Krzysztof KosiĆski wrote:

In this case it doesn't matter because the input values are limited to 0...255. We can use any multiplier we want - as long as the coeffs sum up to the value we use as the divisor, it will work correctly. There are many other cases where it won't, precisely because of the reason you mentioned (e.g. in blending, or when alpha is used as a coefficient) and then we can't avoid the division.

Well, I was speaking about avoiding the final multiplication and the use of floats: if you want to get 255 as final maximum starting from 256 (or 512, or 2^n), you either have to divide by 1,00392... (or 2,00784..., or some other float) or first you have to multiply by 255 and then shift-divide (by 8 or 9). Then, why not implicitly mutliply by 2^n in each partial coefficient so you sum up to 255*2^n, which are multiplications you must do and in this case can turn into integer multiplications rather than floats and without loss of final precision? If you sum up to 32768 (16 bits!) and then divide by 128 (>>7) and your result is '1' you get 256 that is over the limit of 255. But if you sum up to 32767 (or better 32640, both 15 bits so we could use one more bit for precision) you just have to >>7 and you're done. No floats, no final multiplitcation: just the final scale already taken into consideration in all preceeding calculations. And the difference between the two is only in considering 256 or 255 (or better, 2^n rather than (2^n)-1) as maximum. Indeed, it's really in this case that matters.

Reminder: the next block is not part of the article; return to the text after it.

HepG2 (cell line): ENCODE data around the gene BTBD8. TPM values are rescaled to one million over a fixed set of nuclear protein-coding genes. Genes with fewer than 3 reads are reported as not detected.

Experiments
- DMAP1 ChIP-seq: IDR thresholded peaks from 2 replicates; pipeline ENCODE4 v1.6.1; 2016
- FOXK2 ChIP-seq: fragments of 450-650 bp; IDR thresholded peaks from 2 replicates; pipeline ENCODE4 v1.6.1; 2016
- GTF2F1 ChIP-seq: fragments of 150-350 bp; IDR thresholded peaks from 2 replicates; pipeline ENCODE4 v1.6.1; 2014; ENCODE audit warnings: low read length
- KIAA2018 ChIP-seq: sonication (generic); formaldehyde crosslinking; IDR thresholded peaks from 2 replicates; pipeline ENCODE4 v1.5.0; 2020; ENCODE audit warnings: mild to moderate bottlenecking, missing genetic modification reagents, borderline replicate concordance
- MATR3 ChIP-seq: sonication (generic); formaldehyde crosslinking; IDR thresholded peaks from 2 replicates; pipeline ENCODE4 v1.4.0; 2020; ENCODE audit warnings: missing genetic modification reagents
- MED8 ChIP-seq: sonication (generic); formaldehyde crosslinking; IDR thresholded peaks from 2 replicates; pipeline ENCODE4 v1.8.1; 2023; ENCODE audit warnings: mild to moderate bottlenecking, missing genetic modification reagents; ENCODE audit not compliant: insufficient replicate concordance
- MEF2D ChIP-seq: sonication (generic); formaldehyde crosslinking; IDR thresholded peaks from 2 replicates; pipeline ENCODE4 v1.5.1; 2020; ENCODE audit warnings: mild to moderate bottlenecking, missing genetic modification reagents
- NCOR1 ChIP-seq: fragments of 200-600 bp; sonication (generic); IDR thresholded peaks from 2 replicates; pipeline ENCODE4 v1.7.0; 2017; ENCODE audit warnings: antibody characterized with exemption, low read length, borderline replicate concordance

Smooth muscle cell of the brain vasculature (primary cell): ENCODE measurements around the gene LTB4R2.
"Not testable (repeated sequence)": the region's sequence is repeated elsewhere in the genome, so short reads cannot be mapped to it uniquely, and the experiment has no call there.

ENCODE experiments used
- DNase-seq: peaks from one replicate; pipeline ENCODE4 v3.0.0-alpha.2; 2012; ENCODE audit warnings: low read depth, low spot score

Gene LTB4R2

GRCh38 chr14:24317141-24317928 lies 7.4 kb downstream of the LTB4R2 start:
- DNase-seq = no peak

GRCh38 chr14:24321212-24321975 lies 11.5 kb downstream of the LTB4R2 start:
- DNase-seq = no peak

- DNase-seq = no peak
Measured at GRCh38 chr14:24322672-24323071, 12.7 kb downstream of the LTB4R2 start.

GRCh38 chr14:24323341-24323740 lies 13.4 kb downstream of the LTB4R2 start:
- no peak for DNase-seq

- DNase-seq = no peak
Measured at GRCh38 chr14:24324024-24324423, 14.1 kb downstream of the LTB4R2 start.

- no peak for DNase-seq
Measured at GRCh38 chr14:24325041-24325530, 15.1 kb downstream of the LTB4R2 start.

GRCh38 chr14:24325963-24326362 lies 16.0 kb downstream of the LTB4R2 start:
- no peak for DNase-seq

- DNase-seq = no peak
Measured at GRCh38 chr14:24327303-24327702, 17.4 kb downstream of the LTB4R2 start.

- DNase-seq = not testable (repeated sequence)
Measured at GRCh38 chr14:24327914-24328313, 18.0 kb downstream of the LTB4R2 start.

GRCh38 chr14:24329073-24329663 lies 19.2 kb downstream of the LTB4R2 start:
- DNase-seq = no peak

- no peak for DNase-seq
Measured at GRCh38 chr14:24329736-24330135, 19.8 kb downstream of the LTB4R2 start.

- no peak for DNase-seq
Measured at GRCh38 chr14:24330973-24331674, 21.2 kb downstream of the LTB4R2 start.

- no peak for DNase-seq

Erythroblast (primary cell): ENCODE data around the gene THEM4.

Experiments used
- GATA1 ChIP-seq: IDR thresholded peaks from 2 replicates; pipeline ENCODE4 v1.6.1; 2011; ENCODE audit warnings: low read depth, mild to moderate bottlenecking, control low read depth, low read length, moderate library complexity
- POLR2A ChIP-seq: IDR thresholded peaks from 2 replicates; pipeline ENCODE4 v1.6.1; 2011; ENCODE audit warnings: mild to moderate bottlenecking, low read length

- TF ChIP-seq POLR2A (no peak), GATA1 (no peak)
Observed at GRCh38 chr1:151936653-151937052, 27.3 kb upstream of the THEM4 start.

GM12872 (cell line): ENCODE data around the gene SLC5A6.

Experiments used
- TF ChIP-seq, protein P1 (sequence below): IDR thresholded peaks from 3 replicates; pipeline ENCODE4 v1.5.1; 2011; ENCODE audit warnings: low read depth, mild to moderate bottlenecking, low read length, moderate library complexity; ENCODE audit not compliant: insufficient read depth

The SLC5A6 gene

This way of doing calculations is typical of microcontollers and DSPs where performances do count a lot because you either need to be really fast (but really!) or you don't have enough resources for your application but you have to make it work anyway :) My opinion is that Inkscape could be faster than it is, or at least give the feeling that it is. Maybe some more attention to these details (because they are details, but many details make a whole) could help to improve performances.

Regards. Luca